by: Mark Becker Updated:
CHARLOTTE, N.C. - A fraternity at University of North Carolina Charlotte closed down for eight years after one of its pledges almost died during a camp out where pledges were forced to drink dangerous amounts of alcohol.
The Pi Kappa Alpha fraternity was facing a hearing on the hazing allegations from a camp out in September in the Uwharrie Forest.
Pledges told investigators they were told to drink so much beer and hard liquor so fast that one of the pledges, an 18-year-old freshman from Waxhaw, was rushed to the hospital where doctors determined that his blood-alcohol content had reached 0.42 percent, which is more than five times the legal limit.
"They have been removed from our campus as a recognized student organization," said Christine Reed Davis, UNC Charlotte's Vice Chancellor for Student Affairs.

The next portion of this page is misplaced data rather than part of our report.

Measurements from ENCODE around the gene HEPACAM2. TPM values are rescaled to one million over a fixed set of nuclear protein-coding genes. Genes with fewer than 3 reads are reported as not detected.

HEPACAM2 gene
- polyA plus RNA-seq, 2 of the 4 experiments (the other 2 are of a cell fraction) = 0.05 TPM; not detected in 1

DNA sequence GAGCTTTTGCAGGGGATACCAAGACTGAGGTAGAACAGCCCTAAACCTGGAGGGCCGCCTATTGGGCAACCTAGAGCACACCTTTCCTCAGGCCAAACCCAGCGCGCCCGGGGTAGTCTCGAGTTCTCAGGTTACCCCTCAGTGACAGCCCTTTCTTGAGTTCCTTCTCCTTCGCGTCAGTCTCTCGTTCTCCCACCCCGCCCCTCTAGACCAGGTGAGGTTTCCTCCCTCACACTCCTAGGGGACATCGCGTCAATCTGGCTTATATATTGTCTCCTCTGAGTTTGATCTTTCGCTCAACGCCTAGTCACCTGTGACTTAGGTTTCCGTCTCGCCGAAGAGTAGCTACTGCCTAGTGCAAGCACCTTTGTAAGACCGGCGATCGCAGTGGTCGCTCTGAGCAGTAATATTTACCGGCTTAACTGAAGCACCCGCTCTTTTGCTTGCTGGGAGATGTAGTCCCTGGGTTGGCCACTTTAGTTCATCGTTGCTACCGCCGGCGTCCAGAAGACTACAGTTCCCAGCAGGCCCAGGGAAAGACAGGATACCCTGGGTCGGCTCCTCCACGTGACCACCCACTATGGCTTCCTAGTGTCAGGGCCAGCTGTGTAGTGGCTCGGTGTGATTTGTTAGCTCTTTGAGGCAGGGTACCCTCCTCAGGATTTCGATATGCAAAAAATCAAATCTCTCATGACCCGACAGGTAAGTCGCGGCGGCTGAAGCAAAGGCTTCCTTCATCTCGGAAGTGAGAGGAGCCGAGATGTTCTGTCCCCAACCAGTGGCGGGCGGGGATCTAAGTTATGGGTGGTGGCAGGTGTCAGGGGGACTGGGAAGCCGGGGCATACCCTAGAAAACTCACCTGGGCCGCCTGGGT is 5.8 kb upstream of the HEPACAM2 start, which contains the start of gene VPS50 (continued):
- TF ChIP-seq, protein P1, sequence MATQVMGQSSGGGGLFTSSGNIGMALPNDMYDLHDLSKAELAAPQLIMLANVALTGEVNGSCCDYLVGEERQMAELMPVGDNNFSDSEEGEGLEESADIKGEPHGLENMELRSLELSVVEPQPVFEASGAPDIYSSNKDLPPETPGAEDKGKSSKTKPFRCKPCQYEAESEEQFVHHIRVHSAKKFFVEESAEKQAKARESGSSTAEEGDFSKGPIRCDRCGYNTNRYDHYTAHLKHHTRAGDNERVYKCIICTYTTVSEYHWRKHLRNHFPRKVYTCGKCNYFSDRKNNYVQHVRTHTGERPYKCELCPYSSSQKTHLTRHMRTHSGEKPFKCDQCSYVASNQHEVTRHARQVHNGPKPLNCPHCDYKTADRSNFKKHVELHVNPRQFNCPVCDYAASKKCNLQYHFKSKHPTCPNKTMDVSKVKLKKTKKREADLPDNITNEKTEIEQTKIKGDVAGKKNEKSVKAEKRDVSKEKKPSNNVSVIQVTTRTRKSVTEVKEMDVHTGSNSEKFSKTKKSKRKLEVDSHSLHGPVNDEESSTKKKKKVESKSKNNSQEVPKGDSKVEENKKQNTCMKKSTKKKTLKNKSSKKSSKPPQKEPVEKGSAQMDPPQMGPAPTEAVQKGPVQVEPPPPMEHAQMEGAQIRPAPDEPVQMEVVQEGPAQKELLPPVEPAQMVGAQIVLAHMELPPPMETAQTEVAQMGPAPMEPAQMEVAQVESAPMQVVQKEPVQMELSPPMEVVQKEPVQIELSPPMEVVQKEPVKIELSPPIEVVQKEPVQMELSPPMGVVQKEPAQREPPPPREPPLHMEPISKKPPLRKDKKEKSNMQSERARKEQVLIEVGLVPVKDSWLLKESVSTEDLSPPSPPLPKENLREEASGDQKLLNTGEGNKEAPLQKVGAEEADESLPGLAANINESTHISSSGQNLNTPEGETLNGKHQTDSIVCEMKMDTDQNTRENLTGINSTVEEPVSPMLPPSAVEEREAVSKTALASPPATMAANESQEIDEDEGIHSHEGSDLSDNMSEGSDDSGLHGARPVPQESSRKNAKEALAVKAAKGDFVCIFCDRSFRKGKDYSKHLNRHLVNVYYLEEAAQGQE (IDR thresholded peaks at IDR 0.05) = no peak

It's the third time since 2005 that a fraternity has faced long-term suspension for hazing, she said.
The president of the Pi Kappa Alpha chapter at UNC Charlotte did not respond to an email, and had referred questions earlier to the fraternity's national office in Memphis.
Eyewitness News called and left a voice mail there but there has been no response.
If the penalty is meant to send a message, the president of another fraternity on campus said it should be clear.
"They should very well get it. Losing your charter is a very big deal," said Curtis Bobray.
The attorney who represents the family of the pledge involved in the hazing said he is still suffering physical damage from the incident and is not sure an eight-year suspension is enough.
"I don't know. If you slap them on the hand they're going to do it again," said Mike Bednarik.
He said the fraternity has a reputation nationally for hazing, and despite their stated policy against the practice it doesn't appear to be serious about addressing it.
"It's just one thing after another after another. Here, this boy was probably half-an-hour away from being dead," he said.
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